[新聞爆掛] In addition to the amusement

[複製網址]
Now and again a slight breath of hope revived them. Madrid was soon going to have its own great matador. They had discovered in the suburbs a "novillero," who had already done good work in the Plazas of Vallecas and Tetuan, and had fought in the Madrid Plaza at the cheap Sunday afternoon corridas hotel jobs in singapore.

His name was becoming popular. In all the barbers' shops the greatest triumphs were predicted for him, but somehow or other those prophecies were never fulfilled, either the aspirant fell a victim to a mortal "cogida" or dropped into being one of the loafers in the Plaza del Sol, who aired their pigtails while they waited for imaginary contracts, and the aficionados were free to turn their attention to other rising stars.

Gallardo did not dare to approach the tauromachic demagogy, whom he knew had always hated him and were rejoicing at his decadence. Most of them would not go to see him in the circus, nor admire any torero of the present day. Their expected Messiah must arrive before they returned to the Plaza.

In order to distract his mind Gallardo would wander in the evenings through the Puerta del Sol, and allow himself to be accosted by those bull-fighting vagabonds who assembled there, boasting of their exploits; they were all smart, well dressed, with a marvellous display of imitation jewellery. They all saluted him respectfully as "Maestro" or "Se?o Juan"; some were honest fellows enough, who hoped to make a name for themselves, and maintain their families by something more than[Pg 288] workmen's wages, others were less scrupulous, but all ended by borrowing a few pesetas from him.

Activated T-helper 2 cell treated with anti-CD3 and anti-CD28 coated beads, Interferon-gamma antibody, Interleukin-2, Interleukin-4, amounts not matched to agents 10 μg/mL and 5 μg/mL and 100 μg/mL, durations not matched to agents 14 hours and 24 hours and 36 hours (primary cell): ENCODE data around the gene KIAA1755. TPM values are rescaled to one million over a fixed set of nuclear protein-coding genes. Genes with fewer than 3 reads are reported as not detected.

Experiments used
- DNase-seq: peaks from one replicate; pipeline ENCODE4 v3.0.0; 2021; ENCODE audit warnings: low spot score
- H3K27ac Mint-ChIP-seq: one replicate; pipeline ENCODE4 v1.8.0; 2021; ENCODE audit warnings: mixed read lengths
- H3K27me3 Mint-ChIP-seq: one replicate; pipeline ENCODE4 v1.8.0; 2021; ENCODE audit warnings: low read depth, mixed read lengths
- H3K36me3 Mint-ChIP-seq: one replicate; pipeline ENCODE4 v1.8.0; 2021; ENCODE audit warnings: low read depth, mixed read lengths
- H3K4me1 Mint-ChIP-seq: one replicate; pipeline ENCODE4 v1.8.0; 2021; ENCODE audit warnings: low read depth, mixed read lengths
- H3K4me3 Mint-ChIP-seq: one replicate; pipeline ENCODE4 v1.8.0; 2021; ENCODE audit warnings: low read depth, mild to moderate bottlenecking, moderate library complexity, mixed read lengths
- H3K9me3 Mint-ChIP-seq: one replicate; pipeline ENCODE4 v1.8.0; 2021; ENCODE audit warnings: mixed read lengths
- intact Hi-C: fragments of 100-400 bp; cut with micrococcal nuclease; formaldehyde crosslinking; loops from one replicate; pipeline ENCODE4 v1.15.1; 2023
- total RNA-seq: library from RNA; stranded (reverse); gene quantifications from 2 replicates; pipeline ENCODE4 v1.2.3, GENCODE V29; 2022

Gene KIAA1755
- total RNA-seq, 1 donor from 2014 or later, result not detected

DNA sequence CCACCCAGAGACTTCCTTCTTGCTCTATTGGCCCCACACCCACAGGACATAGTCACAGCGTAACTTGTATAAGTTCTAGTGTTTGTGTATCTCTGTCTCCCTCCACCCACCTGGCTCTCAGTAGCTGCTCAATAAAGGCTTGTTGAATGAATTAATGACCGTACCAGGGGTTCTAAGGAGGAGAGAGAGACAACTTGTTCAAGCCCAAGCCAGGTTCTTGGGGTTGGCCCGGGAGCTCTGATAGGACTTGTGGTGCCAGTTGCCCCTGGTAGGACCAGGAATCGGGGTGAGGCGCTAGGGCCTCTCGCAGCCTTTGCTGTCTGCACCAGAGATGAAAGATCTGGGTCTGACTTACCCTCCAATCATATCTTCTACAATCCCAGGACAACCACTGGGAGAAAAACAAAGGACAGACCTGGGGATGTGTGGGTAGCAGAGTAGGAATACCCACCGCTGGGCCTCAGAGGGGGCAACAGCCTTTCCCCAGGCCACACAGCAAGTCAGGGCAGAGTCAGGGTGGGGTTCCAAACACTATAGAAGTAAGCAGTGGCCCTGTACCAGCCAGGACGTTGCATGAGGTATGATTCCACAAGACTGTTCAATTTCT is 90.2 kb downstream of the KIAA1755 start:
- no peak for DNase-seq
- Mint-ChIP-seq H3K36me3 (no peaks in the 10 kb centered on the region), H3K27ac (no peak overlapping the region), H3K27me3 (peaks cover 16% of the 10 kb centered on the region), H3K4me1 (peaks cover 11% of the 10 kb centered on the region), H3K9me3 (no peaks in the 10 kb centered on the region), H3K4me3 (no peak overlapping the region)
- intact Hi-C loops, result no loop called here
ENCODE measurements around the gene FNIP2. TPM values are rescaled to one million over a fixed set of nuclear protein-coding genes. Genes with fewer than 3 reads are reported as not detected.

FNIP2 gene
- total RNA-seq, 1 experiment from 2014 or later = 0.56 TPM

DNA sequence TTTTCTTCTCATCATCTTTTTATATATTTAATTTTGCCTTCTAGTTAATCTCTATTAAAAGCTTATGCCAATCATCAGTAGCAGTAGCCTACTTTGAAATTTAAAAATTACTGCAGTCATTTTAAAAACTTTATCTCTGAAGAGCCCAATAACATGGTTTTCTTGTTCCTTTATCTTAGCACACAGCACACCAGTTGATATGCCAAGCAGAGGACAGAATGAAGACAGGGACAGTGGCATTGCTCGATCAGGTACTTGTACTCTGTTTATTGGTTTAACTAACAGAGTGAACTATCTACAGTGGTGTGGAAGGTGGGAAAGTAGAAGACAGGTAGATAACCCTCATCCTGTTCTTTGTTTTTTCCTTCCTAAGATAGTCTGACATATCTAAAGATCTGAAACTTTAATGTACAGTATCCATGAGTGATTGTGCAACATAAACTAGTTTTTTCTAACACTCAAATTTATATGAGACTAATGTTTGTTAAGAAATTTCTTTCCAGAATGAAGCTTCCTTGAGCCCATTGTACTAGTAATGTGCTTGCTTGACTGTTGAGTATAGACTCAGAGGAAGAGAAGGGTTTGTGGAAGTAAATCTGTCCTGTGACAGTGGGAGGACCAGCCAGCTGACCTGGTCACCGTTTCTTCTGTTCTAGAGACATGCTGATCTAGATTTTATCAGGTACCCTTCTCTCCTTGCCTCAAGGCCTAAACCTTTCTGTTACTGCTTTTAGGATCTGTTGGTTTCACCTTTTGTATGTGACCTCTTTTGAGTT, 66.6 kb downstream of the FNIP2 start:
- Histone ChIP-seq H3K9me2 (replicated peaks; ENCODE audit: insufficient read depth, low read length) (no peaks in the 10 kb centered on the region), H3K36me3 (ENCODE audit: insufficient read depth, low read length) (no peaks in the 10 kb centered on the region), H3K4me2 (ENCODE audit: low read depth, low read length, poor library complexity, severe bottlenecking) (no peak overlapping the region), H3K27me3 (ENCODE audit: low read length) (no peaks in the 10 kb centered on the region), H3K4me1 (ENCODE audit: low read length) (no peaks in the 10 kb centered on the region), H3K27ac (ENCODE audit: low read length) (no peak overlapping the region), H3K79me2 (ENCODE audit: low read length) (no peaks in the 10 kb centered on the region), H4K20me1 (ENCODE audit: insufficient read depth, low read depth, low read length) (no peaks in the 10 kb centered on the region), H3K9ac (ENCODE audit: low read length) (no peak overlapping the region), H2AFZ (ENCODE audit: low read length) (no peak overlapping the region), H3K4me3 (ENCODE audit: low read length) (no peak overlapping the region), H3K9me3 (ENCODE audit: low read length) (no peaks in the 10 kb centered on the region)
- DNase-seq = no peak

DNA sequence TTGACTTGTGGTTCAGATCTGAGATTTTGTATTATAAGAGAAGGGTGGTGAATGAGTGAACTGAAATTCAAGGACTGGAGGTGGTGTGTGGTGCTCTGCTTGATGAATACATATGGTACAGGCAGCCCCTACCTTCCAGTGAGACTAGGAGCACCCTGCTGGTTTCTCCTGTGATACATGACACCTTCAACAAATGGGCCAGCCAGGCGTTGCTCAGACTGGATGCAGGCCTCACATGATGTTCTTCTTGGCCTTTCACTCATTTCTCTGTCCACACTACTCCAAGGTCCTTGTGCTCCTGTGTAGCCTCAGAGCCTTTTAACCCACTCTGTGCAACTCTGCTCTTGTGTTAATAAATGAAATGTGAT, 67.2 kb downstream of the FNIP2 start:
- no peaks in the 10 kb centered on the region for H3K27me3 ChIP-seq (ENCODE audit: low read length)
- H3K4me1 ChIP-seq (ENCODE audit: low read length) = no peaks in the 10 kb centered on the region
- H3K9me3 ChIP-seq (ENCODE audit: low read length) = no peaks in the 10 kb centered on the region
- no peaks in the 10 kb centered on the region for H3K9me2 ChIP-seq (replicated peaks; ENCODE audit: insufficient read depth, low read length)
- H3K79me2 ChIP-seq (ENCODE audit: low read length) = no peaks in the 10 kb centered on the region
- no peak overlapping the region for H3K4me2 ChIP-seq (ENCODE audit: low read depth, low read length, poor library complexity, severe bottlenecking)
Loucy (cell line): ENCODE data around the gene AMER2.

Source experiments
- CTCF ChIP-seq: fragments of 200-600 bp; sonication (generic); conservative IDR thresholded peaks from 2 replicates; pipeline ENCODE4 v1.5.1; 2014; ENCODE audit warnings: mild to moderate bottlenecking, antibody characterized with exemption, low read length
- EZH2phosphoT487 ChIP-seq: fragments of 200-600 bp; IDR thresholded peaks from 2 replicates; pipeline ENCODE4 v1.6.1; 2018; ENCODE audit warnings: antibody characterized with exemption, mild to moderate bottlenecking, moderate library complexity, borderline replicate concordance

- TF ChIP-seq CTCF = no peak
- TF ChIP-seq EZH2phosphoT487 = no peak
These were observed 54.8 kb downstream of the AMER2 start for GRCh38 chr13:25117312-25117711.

offered by those would-be toreros, he was much diverted by the importunity of an admirer who pestered him with his projects. This man was a tavern-keeper at Las Ventas, a rough Galician of powerful build, short-necked and high-coloured, who had made a little fortune in his shop where soldiers and servants went to dance on Sundays.

He had only one son, small of stature, and feeble in constitution, whom his father destined to be one of the great lights of tauromachia. The tavern-keeper, a great admirer of Gallardo and of all celebrated espadas, had quite made up his mind to this.

"The lad is worth something," he said. "You know, Se?or Juan, that I understand something about these matters, and I am quite willing to spend a bit of money to give him a profession ... but he wants a 'padrino'[103] if he is to be pushed, and there could be no one better than yourself. If you would only arrange a novillada in which the youngster could kill! Crowds of people would go, and I would bear all the expenses."

This readiness to "bear all the expenses" to help the lad on in his career had already caused the tavern-keeper heavy losses. But he still persisted, being supported by that commercial spirit which made him overlook the failures, in the hope of the enormous gains his son would make when he was a full-fledged matador.


您需要登錄後才可以回文 登錄 | 註冊

本版透可值規則

快速回覆 返回頂部 返回列表